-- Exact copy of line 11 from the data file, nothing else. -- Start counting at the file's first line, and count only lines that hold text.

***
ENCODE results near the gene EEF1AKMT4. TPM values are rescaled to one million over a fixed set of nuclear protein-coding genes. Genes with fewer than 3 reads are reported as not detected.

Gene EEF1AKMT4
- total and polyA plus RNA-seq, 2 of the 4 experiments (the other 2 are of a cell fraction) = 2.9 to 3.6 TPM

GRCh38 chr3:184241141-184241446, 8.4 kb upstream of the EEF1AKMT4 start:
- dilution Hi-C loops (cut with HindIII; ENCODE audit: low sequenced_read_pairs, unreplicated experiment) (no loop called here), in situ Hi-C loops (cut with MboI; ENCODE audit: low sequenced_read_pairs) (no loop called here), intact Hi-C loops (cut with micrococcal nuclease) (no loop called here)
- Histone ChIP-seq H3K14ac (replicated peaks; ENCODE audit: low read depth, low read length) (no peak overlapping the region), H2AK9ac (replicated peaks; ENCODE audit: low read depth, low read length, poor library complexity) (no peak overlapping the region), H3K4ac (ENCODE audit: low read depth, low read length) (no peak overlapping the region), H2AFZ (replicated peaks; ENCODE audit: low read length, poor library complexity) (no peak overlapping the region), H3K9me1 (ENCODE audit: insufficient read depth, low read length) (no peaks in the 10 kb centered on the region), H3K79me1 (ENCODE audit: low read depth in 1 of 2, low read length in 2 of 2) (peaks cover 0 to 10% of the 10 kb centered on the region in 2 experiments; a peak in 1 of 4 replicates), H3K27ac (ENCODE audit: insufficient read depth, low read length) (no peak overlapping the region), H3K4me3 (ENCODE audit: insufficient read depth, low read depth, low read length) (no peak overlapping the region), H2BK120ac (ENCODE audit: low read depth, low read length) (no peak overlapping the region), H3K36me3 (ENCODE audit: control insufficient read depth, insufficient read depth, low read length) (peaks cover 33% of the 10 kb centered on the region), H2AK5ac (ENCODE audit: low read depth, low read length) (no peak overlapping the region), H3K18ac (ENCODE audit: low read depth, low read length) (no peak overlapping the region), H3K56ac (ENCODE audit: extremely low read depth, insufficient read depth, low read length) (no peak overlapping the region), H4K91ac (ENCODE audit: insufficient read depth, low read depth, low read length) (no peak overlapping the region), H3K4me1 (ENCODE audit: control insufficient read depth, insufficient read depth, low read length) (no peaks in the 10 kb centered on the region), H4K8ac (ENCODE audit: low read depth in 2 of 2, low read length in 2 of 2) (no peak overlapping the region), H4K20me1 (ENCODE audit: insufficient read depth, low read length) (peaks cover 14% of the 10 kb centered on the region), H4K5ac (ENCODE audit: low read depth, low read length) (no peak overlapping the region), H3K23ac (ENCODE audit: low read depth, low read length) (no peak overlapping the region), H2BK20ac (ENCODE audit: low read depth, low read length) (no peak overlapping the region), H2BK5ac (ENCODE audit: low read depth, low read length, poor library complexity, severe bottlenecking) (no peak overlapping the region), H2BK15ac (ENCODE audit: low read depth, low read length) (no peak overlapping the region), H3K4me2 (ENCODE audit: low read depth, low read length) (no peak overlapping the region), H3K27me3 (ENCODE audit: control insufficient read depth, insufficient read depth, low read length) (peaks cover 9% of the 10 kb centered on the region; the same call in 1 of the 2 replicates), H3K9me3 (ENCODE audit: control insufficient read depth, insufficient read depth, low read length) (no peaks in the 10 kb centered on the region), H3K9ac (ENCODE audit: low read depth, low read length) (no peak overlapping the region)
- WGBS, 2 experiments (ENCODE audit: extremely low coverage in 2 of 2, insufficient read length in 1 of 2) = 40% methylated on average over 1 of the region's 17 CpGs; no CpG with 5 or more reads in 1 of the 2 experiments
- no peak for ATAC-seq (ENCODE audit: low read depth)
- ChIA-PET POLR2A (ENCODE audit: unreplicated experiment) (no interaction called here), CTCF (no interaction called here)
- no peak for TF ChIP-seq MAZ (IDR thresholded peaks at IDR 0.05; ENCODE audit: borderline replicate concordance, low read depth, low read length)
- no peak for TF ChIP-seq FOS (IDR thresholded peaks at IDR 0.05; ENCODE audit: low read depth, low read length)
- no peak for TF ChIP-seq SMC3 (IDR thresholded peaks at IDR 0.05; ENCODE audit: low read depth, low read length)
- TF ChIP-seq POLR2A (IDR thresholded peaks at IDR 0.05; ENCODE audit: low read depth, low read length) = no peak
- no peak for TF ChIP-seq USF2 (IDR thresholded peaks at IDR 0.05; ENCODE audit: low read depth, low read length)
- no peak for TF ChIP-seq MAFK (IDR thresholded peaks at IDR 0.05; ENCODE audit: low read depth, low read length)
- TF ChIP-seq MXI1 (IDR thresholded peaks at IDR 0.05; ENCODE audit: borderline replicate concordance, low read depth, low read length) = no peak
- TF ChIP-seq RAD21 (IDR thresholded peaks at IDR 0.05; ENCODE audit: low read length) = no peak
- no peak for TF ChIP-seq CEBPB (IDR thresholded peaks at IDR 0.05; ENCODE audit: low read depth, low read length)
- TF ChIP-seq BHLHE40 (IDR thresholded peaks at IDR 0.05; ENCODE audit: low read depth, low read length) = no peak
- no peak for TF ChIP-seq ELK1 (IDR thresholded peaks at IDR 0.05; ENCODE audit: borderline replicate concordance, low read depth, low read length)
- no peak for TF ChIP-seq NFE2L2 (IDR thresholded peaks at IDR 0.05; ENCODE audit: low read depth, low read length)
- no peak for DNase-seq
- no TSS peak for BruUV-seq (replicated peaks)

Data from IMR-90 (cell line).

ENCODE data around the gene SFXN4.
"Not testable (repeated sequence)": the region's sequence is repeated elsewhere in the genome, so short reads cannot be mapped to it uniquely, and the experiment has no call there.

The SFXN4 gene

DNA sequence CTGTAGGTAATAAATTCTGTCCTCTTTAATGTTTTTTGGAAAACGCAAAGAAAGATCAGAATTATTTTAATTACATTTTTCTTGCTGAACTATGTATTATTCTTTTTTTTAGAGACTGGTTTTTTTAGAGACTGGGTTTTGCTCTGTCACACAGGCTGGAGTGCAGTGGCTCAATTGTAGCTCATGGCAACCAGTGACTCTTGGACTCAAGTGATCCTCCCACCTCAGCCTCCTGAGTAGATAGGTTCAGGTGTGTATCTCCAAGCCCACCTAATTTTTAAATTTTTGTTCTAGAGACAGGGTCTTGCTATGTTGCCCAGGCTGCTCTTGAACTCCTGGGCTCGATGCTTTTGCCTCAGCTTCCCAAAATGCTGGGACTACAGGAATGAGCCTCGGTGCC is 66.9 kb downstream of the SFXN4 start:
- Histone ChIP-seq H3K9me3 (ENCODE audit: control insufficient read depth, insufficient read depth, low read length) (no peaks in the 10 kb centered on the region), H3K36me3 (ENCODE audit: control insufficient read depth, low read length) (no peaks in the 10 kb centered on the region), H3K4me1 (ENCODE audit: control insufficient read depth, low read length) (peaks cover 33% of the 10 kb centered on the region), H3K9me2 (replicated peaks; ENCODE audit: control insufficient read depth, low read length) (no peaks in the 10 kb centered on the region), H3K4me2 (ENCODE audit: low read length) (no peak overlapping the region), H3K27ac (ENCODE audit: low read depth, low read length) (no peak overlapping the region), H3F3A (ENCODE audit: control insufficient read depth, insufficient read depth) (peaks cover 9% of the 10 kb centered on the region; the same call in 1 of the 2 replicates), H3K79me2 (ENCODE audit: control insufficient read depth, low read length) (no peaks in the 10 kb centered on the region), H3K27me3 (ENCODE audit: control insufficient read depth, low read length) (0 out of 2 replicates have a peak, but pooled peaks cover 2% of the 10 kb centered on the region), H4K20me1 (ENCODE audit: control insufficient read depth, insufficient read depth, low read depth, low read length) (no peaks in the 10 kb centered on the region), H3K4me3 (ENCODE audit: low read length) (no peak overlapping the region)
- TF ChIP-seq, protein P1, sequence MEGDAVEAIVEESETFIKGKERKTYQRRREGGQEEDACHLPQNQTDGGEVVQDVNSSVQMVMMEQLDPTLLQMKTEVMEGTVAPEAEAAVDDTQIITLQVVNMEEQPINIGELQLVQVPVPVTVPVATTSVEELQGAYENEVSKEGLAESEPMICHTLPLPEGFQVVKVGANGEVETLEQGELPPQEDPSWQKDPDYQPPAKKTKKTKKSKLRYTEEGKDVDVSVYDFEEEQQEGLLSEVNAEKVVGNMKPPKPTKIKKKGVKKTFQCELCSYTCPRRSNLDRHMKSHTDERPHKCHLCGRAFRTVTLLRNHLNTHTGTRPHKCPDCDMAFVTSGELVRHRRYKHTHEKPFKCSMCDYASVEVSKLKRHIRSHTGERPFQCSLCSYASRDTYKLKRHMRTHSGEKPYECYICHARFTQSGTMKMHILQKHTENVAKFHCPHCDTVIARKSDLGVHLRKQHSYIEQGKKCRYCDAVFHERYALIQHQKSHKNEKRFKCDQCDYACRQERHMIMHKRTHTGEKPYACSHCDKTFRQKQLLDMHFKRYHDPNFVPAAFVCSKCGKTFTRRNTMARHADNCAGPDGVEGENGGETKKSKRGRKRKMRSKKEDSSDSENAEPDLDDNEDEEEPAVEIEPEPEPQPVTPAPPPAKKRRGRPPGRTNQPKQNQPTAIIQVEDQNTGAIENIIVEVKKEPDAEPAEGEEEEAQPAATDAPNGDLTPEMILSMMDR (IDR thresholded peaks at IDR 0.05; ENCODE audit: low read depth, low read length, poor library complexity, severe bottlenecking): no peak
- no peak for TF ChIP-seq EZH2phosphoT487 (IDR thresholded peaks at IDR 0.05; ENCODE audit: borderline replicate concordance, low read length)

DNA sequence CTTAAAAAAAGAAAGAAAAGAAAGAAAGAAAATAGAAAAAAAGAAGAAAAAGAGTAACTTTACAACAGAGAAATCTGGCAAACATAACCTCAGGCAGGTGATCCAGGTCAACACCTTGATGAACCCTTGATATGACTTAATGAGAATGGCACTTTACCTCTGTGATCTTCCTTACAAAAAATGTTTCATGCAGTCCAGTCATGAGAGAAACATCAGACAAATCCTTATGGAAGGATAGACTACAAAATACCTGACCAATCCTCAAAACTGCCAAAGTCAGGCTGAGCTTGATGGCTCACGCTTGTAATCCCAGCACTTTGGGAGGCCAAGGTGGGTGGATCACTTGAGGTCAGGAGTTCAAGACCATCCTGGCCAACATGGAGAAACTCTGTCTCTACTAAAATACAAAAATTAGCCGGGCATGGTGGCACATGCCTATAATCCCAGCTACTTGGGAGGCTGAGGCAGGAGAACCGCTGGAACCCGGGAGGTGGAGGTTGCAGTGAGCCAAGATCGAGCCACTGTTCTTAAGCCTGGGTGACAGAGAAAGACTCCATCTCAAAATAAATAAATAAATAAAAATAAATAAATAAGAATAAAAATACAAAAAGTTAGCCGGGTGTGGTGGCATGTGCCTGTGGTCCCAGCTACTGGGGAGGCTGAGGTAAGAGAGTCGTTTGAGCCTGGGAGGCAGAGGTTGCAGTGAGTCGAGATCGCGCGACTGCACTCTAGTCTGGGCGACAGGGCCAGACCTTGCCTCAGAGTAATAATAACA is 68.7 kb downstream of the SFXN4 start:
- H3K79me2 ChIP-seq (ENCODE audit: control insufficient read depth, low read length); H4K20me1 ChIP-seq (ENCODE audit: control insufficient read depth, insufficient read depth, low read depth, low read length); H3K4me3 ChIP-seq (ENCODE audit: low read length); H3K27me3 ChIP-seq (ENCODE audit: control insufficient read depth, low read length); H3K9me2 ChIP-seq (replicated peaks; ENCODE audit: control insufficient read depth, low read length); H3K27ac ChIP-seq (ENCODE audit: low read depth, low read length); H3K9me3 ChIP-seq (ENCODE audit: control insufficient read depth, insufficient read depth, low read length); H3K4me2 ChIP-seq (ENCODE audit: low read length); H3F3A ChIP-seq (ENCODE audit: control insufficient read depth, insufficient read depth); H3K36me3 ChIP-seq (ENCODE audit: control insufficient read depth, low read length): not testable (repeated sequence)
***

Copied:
- no peak for TF ChIP-seq FOS (IDR thresholded peaks at IDR 0.05; ENCODE audit: low read depth, low read length)